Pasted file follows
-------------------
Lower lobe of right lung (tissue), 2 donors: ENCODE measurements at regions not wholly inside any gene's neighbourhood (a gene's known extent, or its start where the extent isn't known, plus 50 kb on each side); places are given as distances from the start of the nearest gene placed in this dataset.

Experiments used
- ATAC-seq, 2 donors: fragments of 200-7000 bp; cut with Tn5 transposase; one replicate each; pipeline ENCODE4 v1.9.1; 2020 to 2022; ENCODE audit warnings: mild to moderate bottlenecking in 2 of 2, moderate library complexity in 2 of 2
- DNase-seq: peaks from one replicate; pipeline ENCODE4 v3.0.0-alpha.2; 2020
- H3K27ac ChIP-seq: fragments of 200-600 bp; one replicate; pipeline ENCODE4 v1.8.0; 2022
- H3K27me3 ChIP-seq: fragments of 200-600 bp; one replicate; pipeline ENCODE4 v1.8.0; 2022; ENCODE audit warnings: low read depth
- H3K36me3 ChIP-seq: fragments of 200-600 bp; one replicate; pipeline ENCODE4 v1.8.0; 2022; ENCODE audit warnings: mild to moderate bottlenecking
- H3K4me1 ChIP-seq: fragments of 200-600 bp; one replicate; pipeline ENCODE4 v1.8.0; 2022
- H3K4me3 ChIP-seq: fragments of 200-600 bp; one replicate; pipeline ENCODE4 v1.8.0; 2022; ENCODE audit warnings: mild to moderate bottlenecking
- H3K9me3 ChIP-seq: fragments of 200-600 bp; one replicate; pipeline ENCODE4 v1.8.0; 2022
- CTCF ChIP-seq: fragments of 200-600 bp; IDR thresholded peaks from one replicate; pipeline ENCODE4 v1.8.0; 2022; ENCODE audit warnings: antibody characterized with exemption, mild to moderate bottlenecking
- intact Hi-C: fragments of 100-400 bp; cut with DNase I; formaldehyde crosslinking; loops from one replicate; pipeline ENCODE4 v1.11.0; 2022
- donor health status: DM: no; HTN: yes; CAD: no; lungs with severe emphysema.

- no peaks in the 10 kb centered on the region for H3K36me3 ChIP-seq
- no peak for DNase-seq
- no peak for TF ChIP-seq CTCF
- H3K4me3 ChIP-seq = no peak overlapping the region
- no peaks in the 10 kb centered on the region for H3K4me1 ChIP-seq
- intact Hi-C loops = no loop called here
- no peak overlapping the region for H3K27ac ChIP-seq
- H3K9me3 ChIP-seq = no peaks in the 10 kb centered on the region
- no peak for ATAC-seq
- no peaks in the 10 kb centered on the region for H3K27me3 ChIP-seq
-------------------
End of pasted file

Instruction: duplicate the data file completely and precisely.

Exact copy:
Lower lobe of right lung (tissue), 2 donors: ENCODE measurements at regions not wholly inside any gene's neighbourhood (a gene's known extent, or its start where the extent isn't known, plus 50 kb on each side); places are given as distances from the start of the nearest gene placed in this dataset.

Experiments used
- ATAC-seq, 2 donors: fragments of 200-7000 bp; cut with Tn5 transposase; one replicate each; pipeline ENCODE4 v1.9.1; 2020 to 2022; ENCODE audit warnings: mild to moderate bottlenecking in 2 of 2, moderate library complexity in 2 of 2
- DNase-seq: peaks from one replicate; pipeline ENCODE4 v3.0.0-alpha.2; 2020
- H3K27ac ChIP-seq: fragments of 200-600 bp; one replicate; pipeline ENCODE4 v1.8.0; 2022
- H3K27me3 ChIP-seq: fragments of 200-600 bp; one replicate; pipeline ENCODE4 v1.8.0; 2022; ENCODE audit warnings: low read depth
- H3K36me3 ChIP-seq: fragments of 200-600 bp; one replicate; pipeline ENCODE4 v1.8.0; 2022; ENCODE audit warnings: mild to moderate bottlenecking
- H3K4me1 ChIP-seq: fragments of 200-600 bp; one replicate; pipeline ENCODE4 v1.8.0; 2022
- H3K4me3 ChIP-seq: fragments of 200-600 bp; one replicate; pipeline ENCODE4 v1.8.0; 2022; ENCODE audit warnings: mild to moderate bottlenecking
- H3K9me3 ChIP-seq: fragments of 200-600 bp; one replicate; pipeline ENCODE4 v1.8.0; 2022
- CTCF ChIP-seq: fragments of 200-600 bp; IDR thresholded peaks from one replicate; pipeline ENCODE4 v1.8.0; 2022; ENCODE audit warnings: antibody characterized with exemption, mild to moderate bottlenecking
- intact Hi-C: fragments of 100-400 bp; cut with DNase I; formaldehyde crosslinking; loops from one replicate; pipeline ENCODE4 v1.11.0; 2022
- donor health status: DM: no; HTN: yes; CAD: no; lungs with severe emphysema.

- no peaks in the 10 kb centered on the region for H3K36me3 ChIP-seq
- no peak for DNase-seq
- no peak for TF ChIP-seq CTCF
- H3K4me3 ChIP-seq = no peak overlapping the region
- no peaks in the 10 kb centered on the region for H3K4me1 ChIP-seq
- intact Hi-C loops = no loop called here
- no peak overlapping the region for H3K27ac ChIP-seq
- H3K9me3 ChIP-seq = no peaks in the 10 kb centered on the region
- no peak for ATAC-seq
- no peaks in the 10 kb centered on the region for H3K27me3 ChIP-seq